USA Today Facebook

Facebook is a key platform for most publishers these days, and one publisher there appears to have been hit harder than anyone else in a recent bot purge. That would be USA Today, which the Columbia Journalism Review reports lost an estimated 5.8 million likes (38.3 per cent of its total) for its main Facebook page between April 13 and 15. USA Today Sports also lost 994,222 likes (43.9 per cent), while For The Win lost 468,068 (42.2 per cent), part of almost 12 million lost likes across USA Today’s properties. The other major publishers CJR compared (Time, NBC News and more) lost just over 248,000 likes at most during that period. It’s not clear why USA Today was so hard-hit, but it’s notable that they say they brought this issue of illegitimate followers to Facebook’s attention in the first place:

The USA Today spokeswoman told CJR that they flagged the issue for Facebook after noticing an unusually large uptick in followers from the aforementioned countries. “Since we first brought this issue to Facebook’s attention, we have been in close communication with them and look forward to a swift solution that prevents this illegitimate activity from happening on our Facebook page in the future,” Maribel Wadsworth, Gannett’s chief transformation officer, told USA Today Friday.

…The news organization hasn’t seen a drop-off in Facebook engagement since the cleanse, a USA Today spokeswoman adds, a conclusion CrowdTangle data supports. “But obviously we’re playing closer attention now to all the activity on our pages,” she says.

The purge of such accounts culminated a six-month effort by Facebook to combat the scam, which routed faux profiles through Bangladesh, Indonesia, Saudi Arabia, and other countries. “We observed that the bulk of these accounts became dormant after liking a number of Pages, suggesting they had not been mobilized yet to actually make connections and send spam to those people,” Shabnam Shaik, a technical program manager at Facebook, wrote on the company’s security blog on April 14.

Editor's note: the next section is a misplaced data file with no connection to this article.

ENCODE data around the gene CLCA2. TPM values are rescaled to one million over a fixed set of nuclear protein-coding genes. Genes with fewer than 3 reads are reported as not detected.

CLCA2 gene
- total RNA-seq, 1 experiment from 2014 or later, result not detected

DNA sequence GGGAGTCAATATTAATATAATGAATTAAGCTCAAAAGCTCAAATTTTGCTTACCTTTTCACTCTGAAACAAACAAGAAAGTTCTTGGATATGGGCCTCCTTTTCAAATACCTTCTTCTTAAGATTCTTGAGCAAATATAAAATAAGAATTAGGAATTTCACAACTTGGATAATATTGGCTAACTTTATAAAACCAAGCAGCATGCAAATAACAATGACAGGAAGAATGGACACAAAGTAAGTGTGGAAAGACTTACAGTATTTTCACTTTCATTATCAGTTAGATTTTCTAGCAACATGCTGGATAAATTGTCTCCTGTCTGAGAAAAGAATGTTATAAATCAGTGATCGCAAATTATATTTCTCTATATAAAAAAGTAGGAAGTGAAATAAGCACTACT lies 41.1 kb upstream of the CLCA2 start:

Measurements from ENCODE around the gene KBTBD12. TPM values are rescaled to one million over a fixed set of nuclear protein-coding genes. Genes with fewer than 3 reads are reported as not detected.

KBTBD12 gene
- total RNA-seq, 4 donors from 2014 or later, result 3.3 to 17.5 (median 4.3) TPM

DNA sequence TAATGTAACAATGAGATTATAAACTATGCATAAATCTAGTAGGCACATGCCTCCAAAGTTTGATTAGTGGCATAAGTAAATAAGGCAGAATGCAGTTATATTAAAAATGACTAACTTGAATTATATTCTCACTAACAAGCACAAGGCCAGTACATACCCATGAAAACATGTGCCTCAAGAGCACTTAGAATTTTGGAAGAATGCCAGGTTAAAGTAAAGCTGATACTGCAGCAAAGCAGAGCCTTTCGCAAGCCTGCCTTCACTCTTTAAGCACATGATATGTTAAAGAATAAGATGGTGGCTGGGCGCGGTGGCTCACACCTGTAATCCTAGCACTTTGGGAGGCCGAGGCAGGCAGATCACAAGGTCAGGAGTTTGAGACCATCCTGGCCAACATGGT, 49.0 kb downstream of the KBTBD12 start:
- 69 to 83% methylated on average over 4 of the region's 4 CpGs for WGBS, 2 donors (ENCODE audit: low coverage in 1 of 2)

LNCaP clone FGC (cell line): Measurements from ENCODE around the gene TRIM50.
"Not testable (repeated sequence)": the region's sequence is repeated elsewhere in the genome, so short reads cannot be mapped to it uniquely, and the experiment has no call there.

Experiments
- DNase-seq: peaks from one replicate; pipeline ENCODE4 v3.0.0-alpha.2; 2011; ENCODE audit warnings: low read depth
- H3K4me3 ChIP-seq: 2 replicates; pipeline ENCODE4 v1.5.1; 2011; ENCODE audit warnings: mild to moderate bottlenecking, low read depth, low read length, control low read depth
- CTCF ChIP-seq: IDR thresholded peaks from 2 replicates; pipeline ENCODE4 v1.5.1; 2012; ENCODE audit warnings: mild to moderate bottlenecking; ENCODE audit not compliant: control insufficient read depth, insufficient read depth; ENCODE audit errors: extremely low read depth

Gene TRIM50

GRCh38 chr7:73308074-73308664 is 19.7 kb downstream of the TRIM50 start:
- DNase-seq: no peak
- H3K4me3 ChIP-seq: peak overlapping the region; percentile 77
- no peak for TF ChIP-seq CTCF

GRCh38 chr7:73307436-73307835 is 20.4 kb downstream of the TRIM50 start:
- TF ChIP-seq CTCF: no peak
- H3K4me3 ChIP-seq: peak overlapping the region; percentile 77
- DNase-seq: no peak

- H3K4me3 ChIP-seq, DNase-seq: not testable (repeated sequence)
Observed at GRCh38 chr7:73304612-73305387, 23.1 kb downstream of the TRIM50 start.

So, these accounts weren’t actually used for spam in most cases, but they present some interesting questions nonetheless. Why did fake accounts focus on USA Today so intensely? And did advertisers pay for the reach they thought USA Today had, despite some of those numbers being fake?

As the CJR piece notes, Facebook ad metrics have come under fire before, and many publishers are curious about why the number of people their content reaches often changes so dramatically (see this piece from a Chicago Tribune editor in January), so this isn’t the first time we’ve seen issues raised around publishing on Facebook. (This also illustrates why many are looking to move advertising towards actual engagement rather than clicks or reach.) But seeing fake followers on this kind of scale is certainly notable, and it’s fascinating that USA Today was so singled out here. At least there’s no indication that they were buying them; we all know that didn’t go well for Pied Piper.

[Columbia Journalism Review]

About Andrew Bucholtz

Andrew Bucholtz is a staff writer for Awful Announcing and The Comeback. He previously worked at Yahoo! Sports Canada and Black Press.